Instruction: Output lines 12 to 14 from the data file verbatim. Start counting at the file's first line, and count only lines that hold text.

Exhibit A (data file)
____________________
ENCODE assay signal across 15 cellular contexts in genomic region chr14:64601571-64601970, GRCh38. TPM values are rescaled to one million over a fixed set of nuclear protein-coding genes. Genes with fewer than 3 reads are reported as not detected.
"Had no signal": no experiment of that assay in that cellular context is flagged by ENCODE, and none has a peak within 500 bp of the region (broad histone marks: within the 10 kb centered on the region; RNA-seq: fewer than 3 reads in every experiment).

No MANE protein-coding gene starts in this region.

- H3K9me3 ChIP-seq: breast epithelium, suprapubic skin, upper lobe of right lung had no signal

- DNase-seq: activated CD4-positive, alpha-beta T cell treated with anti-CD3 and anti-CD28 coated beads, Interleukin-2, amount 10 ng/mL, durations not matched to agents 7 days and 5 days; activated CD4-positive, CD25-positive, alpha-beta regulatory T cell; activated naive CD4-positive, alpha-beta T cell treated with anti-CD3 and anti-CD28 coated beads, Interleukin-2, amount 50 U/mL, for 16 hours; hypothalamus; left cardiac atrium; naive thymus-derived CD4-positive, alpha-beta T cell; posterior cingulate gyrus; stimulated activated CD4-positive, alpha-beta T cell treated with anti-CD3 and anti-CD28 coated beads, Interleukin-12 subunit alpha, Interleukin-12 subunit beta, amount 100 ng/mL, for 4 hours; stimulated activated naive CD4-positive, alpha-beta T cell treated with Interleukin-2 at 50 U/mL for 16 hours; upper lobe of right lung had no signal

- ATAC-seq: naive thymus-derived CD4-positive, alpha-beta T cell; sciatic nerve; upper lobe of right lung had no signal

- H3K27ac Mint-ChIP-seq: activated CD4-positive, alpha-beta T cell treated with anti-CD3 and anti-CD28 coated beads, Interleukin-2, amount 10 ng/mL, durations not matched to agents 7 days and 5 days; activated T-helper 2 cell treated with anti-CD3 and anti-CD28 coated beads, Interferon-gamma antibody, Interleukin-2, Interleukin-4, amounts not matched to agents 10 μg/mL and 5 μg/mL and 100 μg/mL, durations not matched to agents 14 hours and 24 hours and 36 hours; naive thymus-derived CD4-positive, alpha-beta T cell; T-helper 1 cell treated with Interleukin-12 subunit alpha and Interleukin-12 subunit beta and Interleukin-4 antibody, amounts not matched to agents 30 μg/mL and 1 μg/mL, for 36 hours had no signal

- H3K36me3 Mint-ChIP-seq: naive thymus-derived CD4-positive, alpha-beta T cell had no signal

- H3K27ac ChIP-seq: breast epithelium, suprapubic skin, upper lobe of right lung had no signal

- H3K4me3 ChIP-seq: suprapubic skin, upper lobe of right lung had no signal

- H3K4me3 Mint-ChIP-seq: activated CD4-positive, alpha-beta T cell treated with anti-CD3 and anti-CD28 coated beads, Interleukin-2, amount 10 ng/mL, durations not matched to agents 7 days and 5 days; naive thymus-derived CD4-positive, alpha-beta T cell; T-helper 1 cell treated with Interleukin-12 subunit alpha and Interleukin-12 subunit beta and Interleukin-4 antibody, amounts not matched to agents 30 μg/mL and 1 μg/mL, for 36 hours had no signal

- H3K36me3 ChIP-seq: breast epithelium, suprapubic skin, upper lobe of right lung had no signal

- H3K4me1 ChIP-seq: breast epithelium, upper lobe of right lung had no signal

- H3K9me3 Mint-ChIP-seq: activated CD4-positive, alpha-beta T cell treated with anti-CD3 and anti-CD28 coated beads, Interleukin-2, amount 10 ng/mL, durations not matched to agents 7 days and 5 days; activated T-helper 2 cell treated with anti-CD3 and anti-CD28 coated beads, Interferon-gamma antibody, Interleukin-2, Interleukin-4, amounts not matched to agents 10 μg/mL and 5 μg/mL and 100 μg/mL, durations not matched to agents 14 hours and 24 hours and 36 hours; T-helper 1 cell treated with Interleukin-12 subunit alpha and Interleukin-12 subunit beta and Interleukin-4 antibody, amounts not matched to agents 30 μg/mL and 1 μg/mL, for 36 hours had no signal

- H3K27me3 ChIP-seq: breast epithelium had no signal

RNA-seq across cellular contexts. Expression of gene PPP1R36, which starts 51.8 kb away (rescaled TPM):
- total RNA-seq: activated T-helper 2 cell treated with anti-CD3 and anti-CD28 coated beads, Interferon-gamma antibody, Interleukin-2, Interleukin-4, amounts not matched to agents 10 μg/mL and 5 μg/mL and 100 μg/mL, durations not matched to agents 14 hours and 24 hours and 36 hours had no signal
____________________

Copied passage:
- H3K36me3 ChIP-seq: breast epithelium, suprapubic skin, upper lobe of right lung had no signal

- H3K4me1 ChIP-seq: breast epithelium, upper lobe of right lung had no signal

- H3K9me3 Mint-ChIP-seq: activated CD4-positive, alpha-beta T cell treated with anti-CD3 and anti-CD28 coated beads, Interleukin-2, amount 10 ng/mL, durations not matched to agents 7 days and 5 days; activated T-helper 2 cell treated with anti-CD3 and anti-CD28 coated beads, Interferon-gamma antibody, Interleukin-2, Interleukin-4, amounts not matched to agents 10 μg/mL and 5 μg/mL and 100 μg/mL, durations not matched to agents 14 hours and 24 hours and 36 hours; T-helper 1 cell treated with Interleukin-12 subunit alpha and Interleukin-12 subunit beta and Interleukin-4 antibody, amounts not matched to agents 30 μg/mL and 1 μg/mL, for 36 hours had no signal